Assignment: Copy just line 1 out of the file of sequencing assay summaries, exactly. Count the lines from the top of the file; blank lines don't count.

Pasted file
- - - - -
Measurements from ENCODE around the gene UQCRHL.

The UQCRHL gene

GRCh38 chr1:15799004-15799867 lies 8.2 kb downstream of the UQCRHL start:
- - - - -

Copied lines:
Measurements from ENCODE around the gene UQCRHL.